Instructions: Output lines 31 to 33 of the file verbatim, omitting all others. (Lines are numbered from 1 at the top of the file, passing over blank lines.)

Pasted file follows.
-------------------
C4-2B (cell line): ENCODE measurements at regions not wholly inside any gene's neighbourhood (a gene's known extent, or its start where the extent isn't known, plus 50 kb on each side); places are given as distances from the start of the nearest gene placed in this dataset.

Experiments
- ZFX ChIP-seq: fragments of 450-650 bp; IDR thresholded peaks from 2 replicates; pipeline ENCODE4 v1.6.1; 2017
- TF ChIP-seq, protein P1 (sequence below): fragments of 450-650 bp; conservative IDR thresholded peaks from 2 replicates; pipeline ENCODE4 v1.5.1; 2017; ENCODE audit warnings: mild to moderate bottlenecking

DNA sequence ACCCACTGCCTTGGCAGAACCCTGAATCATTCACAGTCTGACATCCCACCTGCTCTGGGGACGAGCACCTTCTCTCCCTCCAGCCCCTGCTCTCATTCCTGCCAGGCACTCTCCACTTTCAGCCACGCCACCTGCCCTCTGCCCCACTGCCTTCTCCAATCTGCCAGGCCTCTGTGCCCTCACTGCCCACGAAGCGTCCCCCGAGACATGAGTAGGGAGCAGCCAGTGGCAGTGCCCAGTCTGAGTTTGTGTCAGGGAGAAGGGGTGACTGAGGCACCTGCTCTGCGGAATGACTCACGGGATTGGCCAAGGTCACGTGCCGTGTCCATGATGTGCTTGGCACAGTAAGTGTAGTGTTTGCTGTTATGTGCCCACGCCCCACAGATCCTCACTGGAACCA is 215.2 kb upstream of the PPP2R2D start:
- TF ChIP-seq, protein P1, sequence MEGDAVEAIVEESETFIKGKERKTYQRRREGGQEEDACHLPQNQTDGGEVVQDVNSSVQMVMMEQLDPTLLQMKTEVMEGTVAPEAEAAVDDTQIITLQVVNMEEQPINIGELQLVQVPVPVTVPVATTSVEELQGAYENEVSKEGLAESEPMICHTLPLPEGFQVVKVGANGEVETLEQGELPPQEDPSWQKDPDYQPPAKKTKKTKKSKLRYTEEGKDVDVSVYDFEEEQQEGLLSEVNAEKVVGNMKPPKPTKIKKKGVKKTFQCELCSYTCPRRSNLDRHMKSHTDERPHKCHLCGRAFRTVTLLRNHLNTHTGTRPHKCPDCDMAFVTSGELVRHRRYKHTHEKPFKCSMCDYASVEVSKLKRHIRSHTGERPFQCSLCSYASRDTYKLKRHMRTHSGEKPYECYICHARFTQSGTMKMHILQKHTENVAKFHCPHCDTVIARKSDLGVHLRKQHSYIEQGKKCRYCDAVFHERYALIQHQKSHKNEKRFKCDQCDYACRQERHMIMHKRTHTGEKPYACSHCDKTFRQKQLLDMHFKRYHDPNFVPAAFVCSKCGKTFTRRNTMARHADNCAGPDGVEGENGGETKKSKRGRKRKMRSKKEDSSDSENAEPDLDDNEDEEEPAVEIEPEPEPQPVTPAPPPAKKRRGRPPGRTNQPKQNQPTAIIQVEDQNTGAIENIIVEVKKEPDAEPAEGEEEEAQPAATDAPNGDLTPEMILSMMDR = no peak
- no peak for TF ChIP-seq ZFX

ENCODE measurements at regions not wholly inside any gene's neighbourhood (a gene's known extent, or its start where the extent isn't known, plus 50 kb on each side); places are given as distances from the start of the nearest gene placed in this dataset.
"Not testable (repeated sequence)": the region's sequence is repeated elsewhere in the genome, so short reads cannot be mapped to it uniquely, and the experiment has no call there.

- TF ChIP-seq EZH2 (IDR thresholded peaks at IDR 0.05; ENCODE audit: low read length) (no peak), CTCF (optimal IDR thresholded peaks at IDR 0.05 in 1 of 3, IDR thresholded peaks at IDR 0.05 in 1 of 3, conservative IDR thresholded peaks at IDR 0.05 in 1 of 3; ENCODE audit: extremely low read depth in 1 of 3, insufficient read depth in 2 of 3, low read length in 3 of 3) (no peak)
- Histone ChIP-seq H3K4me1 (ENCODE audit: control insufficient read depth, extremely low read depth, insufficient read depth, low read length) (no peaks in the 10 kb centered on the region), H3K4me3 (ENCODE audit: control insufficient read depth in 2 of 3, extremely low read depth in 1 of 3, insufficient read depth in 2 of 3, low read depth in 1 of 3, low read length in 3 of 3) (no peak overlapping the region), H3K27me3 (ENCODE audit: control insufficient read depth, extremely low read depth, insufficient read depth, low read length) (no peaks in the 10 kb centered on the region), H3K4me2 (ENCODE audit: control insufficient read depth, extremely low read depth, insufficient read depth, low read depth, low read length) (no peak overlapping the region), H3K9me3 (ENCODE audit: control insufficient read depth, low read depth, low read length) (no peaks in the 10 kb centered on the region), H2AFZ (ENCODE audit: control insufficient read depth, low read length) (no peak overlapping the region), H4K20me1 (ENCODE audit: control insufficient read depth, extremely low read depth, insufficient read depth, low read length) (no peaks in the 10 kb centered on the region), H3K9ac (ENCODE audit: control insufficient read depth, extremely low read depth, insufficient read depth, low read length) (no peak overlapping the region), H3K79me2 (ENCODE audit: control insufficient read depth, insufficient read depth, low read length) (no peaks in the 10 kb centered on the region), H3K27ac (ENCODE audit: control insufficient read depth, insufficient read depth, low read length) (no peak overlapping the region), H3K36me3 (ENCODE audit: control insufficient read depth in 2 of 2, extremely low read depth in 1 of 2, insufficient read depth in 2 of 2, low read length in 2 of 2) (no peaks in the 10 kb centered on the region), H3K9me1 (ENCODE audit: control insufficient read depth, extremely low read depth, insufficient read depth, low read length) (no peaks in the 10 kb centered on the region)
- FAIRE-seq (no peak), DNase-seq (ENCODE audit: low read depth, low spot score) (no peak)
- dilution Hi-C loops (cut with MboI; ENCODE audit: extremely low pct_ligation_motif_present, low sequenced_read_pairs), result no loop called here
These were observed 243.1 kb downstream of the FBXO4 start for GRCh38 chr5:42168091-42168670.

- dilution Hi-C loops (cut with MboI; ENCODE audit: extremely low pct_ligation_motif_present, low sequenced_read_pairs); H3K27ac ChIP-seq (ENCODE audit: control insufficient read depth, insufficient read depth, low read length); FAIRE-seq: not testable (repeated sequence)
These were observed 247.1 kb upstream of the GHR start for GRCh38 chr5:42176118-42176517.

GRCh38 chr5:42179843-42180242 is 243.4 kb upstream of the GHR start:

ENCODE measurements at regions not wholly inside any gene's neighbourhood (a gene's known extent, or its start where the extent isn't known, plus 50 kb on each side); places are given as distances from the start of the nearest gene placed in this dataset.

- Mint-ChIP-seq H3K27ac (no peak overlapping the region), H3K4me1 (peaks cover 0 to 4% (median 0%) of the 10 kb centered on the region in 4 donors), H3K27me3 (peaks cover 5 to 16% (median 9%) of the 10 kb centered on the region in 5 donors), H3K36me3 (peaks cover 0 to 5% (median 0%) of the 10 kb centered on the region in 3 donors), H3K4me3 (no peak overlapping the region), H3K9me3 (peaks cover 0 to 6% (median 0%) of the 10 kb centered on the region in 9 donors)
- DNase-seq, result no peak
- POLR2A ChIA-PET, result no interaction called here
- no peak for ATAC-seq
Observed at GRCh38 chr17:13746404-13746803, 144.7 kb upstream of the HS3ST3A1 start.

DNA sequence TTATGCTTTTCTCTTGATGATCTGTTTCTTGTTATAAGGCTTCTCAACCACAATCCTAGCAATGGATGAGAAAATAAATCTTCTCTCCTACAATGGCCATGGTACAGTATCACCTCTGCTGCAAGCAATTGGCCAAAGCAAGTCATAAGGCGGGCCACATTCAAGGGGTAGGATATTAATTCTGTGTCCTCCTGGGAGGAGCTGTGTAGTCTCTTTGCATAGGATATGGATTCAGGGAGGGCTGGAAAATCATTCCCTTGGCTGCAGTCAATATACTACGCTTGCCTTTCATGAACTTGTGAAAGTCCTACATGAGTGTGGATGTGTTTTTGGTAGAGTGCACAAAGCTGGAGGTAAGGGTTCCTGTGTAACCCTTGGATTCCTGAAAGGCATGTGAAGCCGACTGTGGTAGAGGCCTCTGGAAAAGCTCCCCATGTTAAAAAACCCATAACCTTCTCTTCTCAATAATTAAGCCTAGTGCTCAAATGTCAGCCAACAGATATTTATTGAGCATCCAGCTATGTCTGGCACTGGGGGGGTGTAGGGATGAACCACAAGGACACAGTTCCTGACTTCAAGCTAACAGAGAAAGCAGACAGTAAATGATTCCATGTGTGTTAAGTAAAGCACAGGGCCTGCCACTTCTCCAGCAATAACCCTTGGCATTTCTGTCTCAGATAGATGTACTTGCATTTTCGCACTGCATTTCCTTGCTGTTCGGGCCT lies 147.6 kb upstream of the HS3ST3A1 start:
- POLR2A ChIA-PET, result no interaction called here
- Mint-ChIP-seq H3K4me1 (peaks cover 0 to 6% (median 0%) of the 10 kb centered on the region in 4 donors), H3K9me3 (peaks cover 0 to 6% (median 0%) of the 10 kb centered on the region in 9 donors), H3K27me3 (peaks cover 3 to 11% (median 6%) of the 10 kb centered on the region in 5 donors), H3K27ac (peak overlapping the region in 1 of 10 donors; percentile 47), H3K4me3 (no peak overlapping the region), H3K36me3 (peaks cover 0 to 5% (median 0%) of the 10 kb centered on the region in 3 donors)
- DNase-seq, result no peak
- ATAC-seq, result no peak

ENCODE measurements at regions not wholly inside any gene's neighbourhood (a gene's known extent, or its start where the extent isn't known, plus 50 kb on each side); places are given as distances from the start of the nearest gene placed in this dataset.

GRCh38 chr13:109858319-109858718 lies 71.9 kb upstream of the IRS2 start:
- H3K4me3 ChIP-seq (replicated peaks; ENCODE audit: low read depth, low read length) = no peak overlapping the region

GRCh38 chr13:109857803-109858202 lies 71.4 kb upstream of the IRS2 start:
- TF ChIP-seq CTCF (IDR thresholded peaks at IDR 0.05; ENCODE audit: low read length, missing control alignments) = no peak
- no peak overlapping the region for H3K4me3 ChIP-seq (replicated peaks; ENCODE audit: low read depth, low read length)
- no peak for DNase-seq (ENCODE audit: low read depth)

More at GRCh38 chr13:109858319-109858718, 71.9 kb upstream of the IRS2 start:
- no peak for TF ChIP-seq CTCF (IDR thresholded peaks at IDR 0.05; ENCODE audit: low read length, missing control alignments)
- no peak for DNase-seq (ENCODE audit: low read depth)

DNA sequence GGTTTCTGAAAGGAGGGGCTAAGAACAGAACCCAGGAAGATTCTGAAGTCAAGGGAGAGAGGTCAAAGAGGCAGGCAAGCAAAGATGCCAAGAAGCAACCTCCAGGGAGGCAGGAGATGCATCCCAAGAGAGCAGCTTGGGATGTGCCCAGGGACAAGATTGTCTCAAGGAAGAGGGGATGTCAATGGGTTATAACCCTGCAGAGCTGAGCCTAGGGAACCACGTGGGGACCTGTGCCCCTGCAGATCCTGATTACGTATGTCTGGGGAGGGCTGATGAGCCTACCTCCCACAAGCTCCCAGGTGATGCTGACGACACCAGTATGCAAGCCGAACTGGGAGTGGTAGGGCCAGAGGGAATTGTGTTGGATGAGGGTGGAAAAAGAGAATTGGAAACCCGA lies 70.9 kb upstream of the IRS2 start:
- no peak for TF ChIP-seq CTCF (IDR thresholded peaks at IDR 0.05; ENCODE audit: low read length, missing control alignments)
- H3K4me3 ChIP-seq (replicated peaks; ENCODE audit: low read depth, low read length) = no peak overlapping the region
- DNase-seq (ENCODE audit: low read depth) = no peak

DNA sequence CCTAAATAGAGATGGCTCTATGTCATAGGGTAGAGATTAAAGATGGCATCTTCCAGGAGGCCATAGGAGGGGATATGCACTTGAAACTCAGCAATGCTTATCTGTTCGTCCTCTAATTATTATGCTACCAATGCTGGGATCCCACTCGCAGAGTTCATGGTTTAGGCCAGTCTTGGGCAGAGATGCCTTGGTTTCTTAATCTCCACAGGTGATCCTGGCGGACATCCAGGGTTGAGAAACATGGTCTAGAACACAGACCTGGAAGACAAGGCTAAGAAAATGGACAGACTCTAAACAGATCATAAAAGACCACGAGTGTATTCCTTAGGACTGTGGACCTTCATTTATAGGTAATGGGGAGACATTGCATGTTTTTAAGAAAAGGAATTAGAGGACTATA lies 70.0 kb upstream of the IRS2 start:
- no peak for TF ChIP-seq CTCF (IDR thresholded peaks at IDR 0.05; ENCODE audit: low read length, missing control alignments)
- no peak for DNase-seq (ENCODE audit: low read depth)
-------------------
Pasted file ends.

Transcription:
- H3K4me3 ChIP-seq (replicated peaks; ENCODE audit: low read depth, low read length) = no peak overlapping the region

GRCh38 chr13:109857803-109858202 lies 71.4 kb upstream of the IRS2 start:
- TF ChIP-seq CTCF (IDR thresholded peaks at IDR 0.05; ENCODE audit: low read length, missing control alignments) = no peak